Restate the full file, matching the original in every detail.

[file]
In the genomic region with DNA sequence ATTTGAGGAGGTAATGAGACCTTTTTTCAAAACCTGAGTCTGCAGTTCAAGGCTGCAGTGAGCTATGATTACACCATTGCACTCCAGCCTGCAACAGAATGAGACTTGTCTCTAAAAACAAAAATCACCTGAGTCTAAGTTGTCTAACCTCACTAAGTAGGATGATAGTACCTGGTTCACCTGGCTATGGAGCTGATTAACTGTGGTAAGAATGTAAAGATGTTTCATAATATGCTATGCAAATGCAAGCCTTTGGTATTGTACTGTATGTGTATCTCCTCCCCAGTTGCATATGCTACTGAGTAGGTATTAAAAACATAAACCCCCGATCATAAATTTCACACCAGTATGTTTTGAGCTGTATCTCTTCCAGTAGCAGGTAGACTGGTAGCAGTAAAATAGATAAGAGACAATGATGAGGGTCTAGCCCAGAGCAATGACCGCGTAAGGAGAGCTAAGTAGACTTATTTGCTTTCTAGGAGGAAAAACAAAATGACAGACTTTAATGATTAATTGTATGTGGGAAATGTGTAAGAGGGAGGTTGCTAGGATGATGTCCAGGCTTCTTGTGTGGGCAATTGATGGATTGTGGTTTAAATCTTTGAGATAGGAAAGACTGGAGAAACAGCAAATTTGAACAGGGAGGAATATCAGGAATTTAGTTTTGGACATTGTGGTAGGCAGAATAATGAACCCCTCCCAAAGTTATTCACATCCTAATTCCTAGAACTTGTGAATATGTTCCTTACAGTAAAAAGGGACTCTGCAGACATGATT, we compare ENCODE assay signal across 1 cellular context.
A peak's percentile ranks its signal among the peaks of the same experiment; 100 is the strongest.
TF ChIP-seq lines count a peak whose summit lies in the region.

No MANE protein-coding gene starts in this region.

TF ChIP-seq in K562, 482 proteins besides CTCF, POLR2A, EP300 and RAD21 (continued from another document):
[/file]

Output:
In the genomic region with DNA sequence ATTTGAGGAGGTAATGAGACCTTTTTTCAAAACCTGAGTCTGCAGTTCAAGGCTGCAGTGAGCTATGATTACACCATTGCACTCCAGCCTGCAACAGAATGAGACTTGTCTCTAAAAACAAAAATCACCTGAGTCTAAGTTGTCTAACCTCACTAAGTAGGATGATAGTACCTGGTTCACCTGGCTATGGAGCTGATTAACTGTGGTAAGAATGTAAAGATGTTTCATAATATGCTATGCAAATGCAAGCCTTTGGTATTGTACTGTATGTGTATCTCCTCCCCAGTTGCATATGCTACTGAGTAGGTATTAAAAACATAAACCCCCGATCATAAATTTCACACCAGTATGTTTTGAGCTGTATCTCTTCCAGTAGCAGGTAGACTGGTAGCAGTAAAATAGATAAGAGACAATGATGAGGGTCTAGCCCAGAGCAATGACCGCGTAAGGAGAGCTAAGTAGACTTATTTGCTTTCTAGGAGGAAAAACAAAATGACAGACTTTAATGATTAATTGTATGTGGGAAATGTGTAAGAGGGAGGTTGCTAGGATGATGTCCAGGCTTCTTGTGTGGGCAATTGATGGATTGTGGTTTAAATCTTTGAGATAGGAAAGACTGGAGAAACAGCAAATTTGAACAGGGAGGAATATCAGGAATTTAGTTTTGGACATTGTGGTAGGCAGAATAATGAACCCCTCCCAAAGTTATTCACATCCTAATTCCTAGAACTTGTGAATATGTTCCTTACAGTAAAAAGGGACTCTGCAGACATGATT, we compare ENCODE assay signal across 1 cellular context.
A peak's percentile ranks its signal among the peaks of the same experiment; 100 is the strongest.
TF ChIP-seq lines count a peak whose summit lies in the region.

No MANE protein-coding gene starts in this region.

TF ChIP-seq in K562, 482 proteins besides CTCF, POLR2A, EP300 and RAD21 (continued from another document):